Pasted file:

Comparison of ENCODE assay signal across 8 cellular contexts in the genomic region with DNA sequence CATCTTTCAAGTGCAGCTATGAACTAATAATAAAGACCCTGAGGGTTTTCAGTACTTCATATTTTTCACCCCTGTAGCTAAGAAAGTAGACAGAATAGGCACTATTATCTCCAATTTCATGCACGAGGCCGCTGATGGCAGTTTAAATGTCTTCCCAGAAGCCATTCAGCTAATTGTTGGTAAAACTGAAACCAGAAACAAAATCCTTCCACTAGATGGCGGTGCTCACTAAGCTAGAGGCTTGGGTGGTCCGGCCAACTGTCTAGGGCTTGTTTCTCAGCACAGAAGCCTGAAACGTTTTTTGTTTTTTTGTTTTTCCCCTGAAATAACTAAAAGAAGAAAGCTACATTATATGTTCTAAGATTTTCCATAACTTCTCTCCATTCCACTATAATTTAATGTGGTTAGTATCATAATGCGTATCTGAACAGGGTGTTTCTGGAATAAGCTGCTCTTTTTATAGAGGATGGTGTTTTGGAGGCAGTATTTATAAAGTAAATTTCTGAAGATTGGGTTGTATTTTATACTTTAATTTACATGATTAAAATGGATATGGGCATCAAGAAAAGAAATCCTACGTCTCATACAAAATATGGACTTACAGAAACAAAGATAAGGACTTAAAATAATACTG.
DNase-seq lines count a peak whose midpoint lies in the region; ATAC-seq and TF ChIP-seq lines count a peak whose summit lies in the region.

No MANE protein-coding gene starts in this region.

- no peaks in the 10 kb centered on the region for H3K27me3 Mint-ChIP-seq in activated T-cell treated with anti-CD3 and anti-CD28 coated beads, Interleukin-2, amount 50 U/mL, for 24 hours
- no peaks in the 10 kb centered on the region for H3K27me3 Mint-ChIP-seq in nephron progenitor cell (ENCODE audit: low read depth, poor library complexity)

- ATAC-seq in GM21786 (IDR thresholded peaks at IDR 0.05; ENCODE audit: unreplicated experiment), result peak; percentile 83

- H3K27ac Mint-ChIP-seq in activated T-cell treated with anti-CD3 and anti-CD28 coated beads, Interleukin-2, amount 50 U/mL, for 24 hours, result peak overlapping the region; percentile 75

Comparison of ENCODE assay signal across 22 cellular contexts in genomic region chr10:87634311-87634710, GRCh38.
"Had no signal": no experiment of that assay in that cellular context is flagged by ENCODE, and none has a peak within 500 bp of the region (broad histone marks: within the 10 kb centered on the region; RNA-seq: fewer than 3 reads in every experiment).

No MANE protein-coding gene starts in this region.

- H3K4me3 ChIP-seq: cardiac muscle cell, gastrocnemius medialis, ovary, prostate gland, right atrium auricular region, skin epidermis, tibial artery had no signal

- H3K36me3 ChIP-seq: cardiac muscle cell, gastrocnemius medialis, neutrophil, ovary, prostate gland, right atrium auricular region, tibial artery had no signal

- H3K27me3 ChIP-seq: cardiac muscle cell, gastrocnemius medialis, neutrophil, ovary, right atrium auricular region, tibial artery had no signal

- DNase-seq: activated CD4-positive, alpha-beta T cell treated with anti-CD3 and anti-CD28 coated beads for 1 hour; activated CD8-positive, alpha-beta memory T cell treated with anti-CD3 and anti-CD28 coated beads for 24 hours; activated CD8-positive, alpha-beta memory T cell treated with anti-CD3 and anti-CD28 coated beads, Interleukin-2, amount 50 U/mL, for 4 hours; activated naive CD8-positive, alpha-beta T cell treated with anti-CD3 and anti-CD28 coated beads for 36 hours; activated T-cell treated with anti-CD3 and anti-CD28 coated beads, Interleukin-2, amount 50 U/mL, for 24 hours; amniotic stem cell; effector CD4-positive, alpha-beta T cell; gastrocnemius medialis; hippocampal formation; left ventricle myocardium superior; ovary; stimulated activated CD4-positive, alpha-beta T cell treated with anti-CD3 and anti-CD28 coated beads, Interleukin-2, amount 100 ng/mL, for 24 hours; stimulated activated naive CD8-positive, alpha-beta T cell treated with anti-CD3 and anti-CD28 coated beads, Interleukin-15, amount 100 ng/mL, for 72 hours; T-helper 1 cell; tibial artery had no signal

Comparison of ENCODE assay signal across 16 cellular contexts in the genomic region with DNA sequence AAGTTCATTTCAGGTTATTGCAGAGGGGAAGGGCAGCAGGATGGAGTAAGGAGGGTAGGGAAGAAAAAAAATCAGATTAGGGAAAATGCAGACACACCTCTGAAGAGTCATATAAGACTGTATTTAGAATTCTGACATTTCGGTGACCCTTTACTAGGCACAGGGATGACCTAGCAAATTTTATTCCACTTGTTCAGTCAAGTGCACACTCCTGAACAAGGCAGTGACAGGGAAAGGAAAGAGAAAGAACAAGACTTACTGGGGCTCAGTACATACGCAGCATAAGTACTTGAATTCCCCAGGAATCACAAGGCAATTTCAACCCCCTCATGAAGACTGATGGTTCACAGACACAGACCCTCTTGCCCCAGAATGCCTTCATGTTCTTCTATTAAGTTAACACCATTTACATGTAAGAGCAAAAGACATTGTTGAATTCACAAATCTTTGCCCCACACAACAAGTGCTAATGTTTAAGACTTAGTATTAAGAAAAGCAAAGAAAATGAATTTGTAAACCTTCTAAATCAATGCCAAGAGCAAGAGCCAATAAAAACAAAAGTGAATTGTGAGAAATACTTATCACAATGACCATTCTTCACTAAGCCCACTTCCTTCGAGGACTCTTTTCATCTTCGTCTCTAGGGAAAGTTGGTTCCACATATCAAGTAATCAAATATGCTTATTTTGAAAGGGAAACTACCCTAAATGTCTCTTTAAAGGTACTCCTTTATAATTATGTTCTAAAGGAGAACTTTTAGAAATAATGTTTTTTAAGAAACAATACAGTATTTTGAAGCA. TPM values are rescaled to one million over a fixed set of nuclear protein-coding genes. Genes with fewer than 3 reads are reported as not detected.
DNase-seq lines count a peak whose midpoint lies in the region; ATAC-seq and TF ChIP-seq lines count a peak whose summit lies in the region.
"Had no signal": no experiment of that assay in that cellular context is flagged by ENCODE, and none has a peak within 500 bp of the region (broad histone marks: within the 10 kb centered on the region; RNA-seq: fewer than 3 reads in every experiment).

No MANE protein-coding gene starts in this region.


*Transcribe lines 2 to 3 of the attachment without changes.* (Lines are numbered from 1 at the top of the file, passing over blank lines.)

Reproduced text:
DNase-seq lines count a peak whose midpoint lies in the region; ATAC-seq and TF ChIP-seq lines count a peak whose summit lies in the region.

No MANE protein-coding gene starts in this region.